Man fired over stolen beers defends actions

By Hana Garrett-Walker, Kieran Campbell

Photo / Thinkstock
Photo / Thinkstock

A man sacked for taking 12 leftover beers from a work Christmas lunch says he does not regret taking the beverages and maintains he had permission to.

Richard Gustave Suhr was dismissed after taking the cans of Speight's and Export Gold from a storage cupboard at Hamilton-based Prolife Foods on December 23 last year.

He said he was devastated by the Employment Relations Authority's decision, published today, which upheld his dismissal.

But asked if he regretted taking the beer he said: ``Not at all. Obviously I regret what happened [but] I stand by everything I've said.''

"If I had the money I'd be fighting [the dismissal] to the death, but I'm not in that position.''

Mr Suhr and a colleague were seen transferring the beers to a white plastic bag by another worker, who informed senior staff.

Mr Suhr, who had worked for the company for about eight months, had two meetings with managers.

In one he handed over 12 cans after he was asked to give up the contents of the bag.

He was sacked despite arguing he had permission to take the leftover beer.

Mr Suhr stood by his claims today, saying he was "not very happy'' about the ERA's decision.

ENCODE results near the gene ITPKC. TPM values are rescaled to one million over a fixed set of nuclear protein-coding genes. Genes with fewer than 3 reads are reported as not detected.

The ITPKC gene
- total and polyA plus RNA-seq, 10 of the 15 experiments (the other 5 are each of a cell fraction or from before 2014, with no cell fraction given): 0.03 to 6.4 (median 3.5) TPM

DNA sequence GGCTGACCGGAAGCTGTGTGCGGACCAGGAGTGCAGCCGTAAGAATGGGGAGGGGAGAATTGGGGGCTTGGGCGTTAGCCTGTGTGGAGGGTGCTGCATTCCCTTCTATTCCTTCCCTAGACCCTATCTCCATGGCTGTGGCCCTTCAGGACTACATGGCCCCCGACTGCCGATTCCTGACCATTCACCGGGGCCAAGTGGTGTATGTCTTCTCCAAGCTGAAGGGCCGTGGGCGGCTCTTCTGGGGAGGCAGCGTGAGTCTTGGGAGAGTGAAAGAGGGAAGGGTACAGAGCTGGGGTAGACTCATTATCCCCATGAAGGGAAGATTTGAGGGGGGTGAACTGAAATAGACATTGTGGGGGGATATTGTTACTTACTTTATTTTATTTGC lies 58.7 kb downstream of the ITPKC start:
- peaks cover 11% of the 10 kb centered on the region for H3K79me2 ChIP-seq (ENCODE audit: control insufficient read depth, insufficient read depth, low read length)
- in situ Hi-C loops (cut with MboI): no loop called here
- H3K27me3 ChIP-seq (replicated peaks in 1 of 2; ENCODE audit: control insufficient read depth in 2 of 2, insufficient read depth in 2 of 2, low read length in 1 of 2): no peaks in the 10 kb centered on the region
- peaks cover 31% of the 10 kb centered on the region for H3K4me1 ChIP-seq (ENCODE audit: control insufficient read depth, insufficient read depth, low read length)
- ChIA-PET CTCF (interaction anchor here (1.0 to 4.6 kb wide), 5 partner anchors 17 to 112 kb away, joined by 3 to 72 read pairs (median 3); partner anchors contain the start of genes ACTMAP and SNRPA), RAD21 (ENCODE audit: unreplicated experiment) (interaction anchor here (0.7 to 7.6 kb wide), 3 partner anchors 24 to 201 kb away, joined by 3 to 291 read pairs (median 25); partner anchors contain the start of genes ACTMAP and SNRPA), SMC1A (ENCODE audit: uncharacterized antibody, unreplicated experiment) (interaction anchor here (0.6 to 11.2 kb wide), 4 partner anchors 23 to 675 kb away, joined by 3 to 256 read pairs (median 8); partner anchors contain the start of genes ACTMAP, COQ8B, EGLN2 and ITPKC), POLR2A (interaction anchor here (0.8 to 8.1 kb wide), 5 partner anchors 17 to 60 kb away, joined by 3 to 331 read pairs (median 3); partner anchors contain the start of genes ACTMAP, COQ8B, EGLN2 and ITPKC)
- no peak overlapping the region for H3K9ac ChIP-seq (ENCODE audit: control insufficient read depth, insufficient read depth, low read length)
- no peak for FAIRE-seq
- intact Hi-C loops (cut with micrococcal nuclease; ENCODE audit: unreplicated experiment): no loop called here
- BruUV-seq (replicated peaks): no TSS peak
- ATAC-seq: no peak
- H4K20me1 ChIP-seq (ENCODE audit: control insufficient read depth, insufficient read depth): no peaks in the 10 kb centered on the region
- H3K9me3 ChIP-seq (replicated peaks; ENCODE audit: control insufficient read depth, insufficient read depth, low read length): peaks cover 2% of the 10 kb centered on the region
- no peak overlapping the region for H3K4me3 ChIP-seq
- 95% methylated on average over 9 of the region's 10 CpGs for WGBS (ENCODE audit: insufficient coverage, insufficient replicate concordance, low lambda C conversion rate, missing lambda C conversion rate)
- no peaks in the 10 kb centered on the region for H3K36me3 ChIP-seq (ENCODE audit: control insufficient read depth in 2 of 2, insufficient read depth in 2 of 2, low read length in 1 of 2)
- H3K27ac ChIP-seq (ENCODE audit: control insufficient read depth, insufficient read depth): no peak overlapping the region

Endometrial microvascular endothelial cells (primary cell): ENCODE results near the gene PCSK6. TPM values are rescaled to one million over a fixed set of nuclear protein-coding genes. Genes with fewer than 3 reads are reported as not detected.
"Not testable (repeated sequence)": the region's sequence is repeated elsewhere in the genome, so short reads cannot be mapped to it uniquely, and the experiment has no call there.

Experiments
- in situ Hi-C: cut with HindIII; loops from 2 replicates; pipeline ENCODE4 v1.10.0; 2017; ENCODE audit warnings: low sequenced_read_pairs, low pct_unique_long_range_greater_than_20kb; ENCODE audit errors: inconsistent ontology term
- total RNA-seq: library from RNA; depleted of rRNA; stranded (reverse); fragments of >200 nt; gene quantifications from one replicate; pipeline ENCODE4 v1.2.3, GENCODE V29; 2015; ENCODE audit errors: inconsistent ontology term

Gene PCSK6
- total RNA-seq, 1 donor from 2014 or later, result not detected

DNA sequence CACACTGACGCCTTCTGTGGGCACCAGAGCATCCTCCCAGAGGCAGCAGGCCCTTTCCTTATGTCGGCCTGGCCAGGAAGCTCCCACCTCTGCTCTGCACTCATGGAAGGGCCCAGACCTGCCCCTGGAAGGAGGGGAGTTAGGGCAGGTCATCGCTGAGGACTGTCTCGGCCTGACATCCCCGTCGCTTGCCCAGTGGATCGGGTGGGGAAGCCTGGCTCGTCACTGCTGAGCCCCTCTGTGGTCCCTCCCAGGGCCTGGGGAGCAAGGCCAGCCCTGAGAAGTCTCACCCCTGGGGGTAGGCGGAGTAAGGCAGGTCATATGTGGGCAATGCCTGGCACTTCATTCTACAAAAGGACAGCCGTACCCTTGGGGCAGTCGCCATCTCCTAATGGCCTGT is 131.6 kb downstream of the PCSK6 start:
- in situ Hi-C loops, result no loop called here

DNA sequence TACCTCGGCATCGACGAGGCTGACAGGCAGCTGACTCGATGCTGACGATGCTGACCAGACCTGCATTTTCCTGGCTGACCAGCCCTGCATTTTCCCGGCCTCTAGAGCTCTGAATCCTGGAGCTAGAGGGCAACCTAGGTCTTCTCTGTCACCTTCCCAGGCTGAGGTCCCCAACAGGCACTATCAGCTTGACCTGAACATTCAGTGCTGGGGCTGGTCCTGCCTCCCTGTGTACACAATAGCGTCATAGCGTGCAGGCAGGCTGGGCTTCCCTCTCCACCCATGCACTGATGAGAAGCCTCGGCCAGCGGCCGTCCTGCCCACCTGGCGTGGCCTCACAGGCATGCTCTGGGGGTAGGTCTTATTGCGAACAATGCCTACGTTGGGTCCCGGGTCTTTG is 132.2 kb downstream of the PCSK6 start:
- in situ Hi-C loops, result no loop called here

Prolife Foods would not comment on Mr Suhr's dismissal.

The authority had heard that after the Christmas lunch a group of workers went to share more drinks in the carpark area.

Mr Suhr, a food production manager, and his colleague drove to another Profile site, "ostensibly to collect the Christmas presents given to them by the firm''.

Instead they took the beer.

It is believed Mr Suhr's colleague was also fired but he chose not to pursue unfair dismissal.

The authority finding regarding Mr Suhr's case said a fair and reasonable employer could have concluded he was guilty of serious misconduct by removing beer which belonged to the company without permission and upheld the dismissal.

Ekant Veer, Associate Professor of Marketing at the University of Canterbury, said people often acted differently at Christmas parties than they would during a normal work day.

He said people needed to monitor how much they drank to avoid crossing boundaries and warned people to think about what impressions they wanted to leave with their colleagues before the Christmas function.

"If you're comfortable getting drunk, then that's fine - the issue arises when someone wishes to keep a clean image but gets completely drunk at the Christmas social. This is more damaging to one's image,'' Professor Veer said.


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